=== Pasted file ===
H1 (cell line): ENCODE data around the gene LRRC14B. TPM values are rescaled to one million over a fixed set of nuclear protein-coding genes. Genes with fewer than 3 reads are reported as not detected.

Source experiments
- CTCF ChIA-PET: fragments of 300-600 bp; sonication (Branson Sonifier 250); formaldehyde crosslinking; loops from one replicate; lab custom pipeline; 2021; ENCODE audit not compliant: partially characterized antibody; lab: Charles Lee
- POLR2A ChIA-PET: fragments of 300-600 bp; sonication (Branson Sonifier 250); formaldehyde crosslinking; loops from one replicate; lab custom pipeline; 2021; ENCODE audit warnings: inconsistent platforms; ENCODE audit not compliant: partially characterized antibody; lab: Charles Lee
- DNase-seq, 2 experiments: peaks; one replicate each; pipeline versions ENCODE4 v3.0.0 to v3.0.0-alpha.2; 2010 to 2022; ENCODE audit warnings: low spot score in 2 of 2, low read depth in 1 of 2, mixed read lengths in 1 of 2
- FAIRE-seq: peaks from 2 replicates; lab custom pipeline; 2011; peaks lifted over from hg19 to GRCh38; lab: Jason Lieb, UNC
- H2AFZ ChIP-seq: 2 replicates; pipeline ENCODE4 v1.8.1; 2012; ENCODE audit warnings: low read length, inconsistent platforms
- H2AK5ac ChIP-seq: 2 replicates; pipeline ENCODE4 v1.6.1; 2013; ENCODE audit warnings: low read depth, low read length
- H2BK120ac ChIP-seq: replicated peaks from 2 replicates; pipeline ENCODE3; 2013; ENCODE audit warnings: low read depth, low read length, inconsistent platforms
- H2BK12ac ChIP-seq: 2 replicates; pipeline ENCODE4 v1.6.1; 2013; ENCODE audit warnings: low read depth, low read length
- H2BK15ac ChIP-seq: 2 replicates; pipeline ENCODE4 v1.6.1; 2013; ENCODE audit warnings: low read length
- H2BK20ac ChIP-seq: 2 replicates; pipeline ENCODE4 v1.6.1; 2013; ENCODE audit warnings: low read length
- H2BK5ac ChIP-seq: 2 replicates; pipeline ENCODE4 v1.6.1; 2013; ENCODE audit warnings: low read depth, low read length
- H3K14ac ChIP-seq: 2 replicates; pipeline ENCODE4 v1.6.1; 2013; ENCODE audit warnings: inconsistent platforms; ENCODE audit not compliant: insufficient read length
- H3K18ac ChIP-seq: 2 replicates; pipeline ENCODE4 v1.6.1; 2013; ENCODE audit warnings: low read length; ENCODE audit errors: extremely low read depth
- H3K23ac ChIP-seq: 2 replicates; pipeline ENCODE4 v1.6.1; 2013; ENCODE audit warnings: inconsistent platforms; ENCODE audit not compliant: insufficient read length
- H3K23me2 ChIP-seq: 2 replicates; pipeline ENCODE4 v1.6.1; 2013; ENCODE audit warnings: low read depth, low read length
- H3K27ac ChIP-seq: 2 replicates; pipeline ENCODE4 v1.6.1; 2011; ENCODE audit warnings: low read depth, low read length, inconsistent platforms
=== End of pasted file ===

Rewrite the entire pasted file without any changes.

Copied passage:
H1 (cell line): ENCODE data around the gene LRRC14B. TPM values are rescaled to one million over a fixed set of nuclear protein-coding genes. Genes with fewer than 3 reads are reported as not detected.

Source experiments
- CTCF ChIA-PET: fragments of 300-600 bp; sonication (Branson Sonifier 250); formaldehyde crosslinking; loops from one replicate; lab custom pipeline; 2021; ENCODE audit not compliant: partially characterized antibody; lab: Charles Lee
- POLR2A ChIA-PET: fragments of 300-600 bp; sonication (Branson Sonifier 250); formaldehyde crosslinking; loops from one replicate; lab custom pipeline; 2021; ENCODE audit warnings: inconsistent platforms; ENCODE audit not compliant: partially characterized antibody; lab: Charles Lee
- DNase-seq, 2 experiments: peaks; one replicate each; pipeline versions ENCODE4 v3.0.0 to v3.0.0-alpha.2; 2010 to 2022; ENCODE audit warnings: low spot score in 2 of 2, low read depth in 1 of 2, mixed read lengths in 1 of 2
- FAIRE-seq: peaks from 2 replicates; lab custom pipeline; 2011; peaks lifted over from hg19 to GRCh38; lab: Jason Lieb, UNC
- H2AFZ ChIP-seq: 2 replicates; pipeline ENCODE4 v1.8.1; 2012; ENCODE audit warnings: low read length, inconsistent platforms
- H2AK5ac ChIP-seq: 2 replicates; pipeline ENCODE4 v1.6.1; 2013; ENCODE audit warnings: low read depth, low read length
- H2BK120ac ChIP-seq: replicated peaks from 2 replicates; pipeline ENCODE3; 2013; ENCODE audit warnings: low read depth, low read length, inconsistent platforms
- H2BK12ac ChIP-seq: 2 replicates; pipeline ENCODE4 v1.6.1; 2013; ENCODE audit warnings: low read depth, low read length
- H2BK15ac ChIP-seq: 2 replicates; pipeline ENCODE4 v1.6.1; 2013; ENCODE audit warnings: low read length
- H2BK20ac ChIP-seq: 2 replicates; pipeline ENCODE4 v1.6.1; 2013; ENCODE audit warnings: low read length
- H2BK5ac ChIP-seq: 2 replicates; pipeline ENCODE4 v1.6.1; 2013; ENCODE audit warnings: low read depth, low read length
- H3K14ac ChIP-seq: 2 replicates; pipeline ENCODE4 v1.6.1; 2013; ENCODE audit warnings: inconsistent platforms; ENCODE audit not compliant: insufficient read length
- H3K18ac ChIP-seq: 2 replicates; pipeline ENCODE4 v1.6.1; 2013; ENCODE audit warnings: low read length; ENCODE audit errors: extremely low read depth
- H3K23ac ChIP-seq: 2 replicates; pipeline ENCODE4 v1.6.1; 2013; ENCODE audit warnings: inconsistent platforms; ENCODE audit not compliant: insufficient read length
- H3K23me2 ChIP-seq: 2 replicates; pipeline ENCODE4 v1.6.1; 2013; ENCODE audit warnings: low read depth, low read length
- H3K27ac ChIP-seq: 2 replicates; pipeline ENCODE4 v1.6.1; 2011; ENCODE audit warnings: low read depth, low read length, inconsistent platforms